"A moving tribute to the little-known history behind the first Memorial Day, illustrated by Coretta Scott King Award winner Floyd Cooper Today is a special day. Eli knows it’s important if he’s allowed to miss one second of school, his “hard-earned right.” Inspired by true events and told through the eyes of a young boy, this is the deeply moving story about what is regarded as the first Memorial Day on May 1, 1865. Eli dresses up in his best clothes, Mama gathers the mayflowers, Papa straightens his hat, and together they join the crowds filling the streets of Charleston, South Carolina, with bouquets, crosses, and wreaths. Abolitionists, missionaries, teachers, military officers, and a sea of faces Black, Brown, and White, they march as one and sing for all those who gave their lives fighting for freedom during the Civil War. With poignant prose and celebratory, powerful illustrations, A Day for Rememberin’ shines light on the little-known history of this important holiday and reminds us never to forget the people who put their lives on the line for their country. The book is illustrated by award-winning illustrator Floyd Cooper and includes archival photos in the back matter, as well as an author’s note, bibliography, timeline, and index." -- publisher
"The inspirational and true story of James Herman Banning, the first African American pilot to fly across the country, comes to life in this picture book biography perfect for fans of Hidden Figures and Little Leaders. Includes art from a Coretta Scott King award-winning illustrator. James Herman Banning always dreamed of touching the sky. But how could a farm boy from Oklahoma find a plane? And how would he learn to fly it? None of the other pilots looked like him. In a journey that would span 3,300 miles, take twenty-one days, and inspire a nation, James Herman Banning proved that you can’t put barriers on dreams. Louisa Jaggar incorporates over seven years of research, including Banning’s own writings and an interview with the aviator’s great-nephew. She teams up with cowriter Shari Becker and award-winning illustrator Floyd Cooper to capture Banning’s historic flight across the United States." -- publisher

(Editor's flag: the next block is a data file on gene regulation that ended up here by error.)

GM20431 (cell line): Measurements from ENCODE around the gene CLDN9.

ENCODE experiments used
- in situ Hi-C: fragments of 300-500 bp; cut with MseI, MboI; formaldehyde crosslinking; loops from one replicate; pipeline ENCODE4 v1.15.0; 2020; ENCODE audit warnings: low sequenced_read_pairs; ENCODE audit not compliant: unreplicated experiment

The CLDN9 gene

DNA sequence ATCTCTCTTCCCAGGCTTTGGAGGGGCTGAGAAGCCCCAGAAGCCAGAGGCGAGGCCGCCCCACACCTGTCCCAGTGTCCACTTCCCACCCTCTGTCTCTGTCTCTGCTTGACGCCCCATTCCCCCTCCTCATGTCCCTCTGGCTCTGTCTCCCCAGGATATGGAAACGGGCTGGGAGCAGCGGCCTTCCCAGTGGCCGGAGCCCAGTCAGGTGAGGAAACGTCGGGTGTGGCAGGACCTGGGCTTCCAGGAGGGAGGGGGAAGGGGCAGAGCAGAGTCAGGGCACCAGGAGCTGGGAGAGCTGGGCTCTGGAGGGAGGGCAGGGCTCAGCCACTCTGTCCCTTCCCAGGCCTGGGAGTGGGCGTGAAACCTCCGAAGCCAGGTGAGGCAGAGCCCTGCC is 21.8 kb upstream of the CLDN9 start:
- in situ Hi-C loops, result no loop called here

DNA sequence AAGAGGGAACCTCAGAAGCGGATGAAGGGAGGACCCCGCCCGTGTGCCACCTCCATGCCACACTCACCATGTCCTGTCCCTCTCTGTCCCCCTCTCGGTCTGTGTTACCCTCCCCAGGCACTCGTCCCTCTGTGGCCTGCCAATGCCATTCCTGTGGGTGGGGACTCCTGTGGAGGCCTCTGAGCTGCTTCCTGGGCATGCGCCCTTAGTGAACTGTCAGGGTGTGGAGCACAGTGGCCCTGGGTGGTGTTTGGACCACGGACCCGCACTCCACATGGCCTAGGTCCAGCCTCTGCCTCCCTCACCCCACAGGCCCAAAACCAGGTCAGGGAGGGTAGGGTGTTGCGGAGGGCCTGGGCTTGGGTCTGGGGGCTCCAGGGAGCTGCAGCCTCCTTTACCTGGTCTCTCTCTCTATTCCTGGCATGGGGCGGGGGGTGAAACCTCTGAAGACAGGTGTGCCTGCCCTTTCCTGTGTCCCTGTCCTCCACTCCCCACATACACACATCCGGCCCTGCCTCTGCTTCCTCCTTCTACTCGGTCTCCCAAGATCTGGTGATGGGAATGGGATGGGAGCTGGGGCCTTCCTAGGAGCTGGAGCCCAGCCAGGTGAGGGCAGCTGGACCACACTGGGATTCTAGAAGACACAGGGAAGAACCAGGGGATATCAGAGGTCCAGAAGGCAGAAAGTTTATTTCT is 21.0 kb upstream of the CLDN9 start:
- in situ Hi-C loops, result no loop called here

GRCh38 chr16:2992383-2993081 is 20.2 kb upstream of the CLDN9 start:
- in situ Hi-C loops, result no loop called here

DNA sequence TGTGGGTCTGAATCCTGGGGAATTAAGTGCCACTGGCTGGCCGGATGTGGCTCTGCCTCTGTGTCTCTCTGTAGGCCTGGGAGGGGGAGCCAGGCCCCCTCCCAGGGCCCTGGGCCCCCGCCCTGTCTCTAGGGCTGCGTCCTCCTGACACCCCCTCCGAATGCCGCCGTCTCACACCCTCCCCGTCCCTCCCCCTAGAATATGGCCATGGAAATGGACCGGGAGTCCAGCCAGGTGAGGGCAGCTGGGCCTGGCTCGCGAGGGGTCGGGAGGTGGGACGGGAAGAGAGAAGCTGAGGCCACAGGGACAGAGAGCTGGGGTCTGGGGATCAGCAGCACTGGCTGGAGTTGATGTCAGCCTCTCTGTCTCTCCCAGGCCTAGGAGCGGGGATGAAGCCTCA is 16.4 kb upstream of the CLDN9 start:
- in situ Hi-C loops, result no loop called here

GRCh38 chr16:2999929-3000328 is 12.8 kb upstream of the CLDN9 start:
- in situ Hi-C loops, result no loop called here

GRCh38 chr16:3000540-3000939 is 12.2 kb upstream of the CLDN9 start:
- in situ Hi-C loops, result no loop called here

"A remarkable look at a significant moment in our nation's past, shedding light on racial violence and offering hope for a better future. Celebrated author Carole Boston Weatherford and illustrator Floyd Cooper provide a powerful look at the Tulsa Race Massacre, one of the worst incidents of racial violence in our nation's history. The book traces the history of African Americans in Tulsa's Greenwood district and chronicles the devastation that occurred in 1921 when a white mob attacked the Black community. News of what happened was largely suppressed, and no official investigation occurred for seventy-five years. This picture book sensitively introduces young readers to this tragedy and concludes with a call for a better future." -- publisher
"A 2019 ILA Teacher's Choices Reading List Selection! An inspiring picture book sports biography about two of the greatest female tennis players of all-time! Venus and Serena Williams: Best friends. Sisters. Champions. Everyone knows the names Venus & Serena Williams. They've become synonymous with championships, hard work, and with shaking up the tennis world. This inspirational true story, written by award-winning sports journalist, Howard Bryant, and brought to beautiful life by Coretta Scott Kind Award and Honor winner, Floyd Cooper, details the sisters' journey from a barely-there tennis court in Compton, CA, to Olympic gold medals and becoming the #1 ranked women in the sport of tennis. Here is a worthy ode to Venus and Serena Williams, the incredible sister duo who will go down in history as two of the greatest" -- publisher
"Jackson's mom is getting married, and Jackson is nervous about his role and his new family"--|cProvided by publisher
Describes the building of the White House, the home of the United States president, and how it took many hands, several of them slaves', who will be remembered throughout history for their extraordinary feat
Little Mazie wants the freedom to stay up late, but her father explains what freedom really means in the story of Juneteenth, and how her ancestors celebrated their true freedom
When Max leaves his grandfather's house, the moon follows him all the way home, just as Grandpa promised it would
Michael Jordan was once just an ordinary little boy growing up in a North Carolina suburb, trying to keep up with his older brother Larry. Michael was always good at sports, but it seemed like Larry was always going to be bigger, quicker, and luckier. But Michael never gave up, and his practicing began to pay off. Then one summer day during a backyard game of one-on-one, Larry Jordan's "little" brother took him--and the whole family--by surprise! Based on actual events, this story of a friendly sibling rivalry is enhanced by Floyd Cooper's stunning two -tone art. Jump! even features a gate-fold depicting Michael Jordan's trademark leap that will send young readers soaring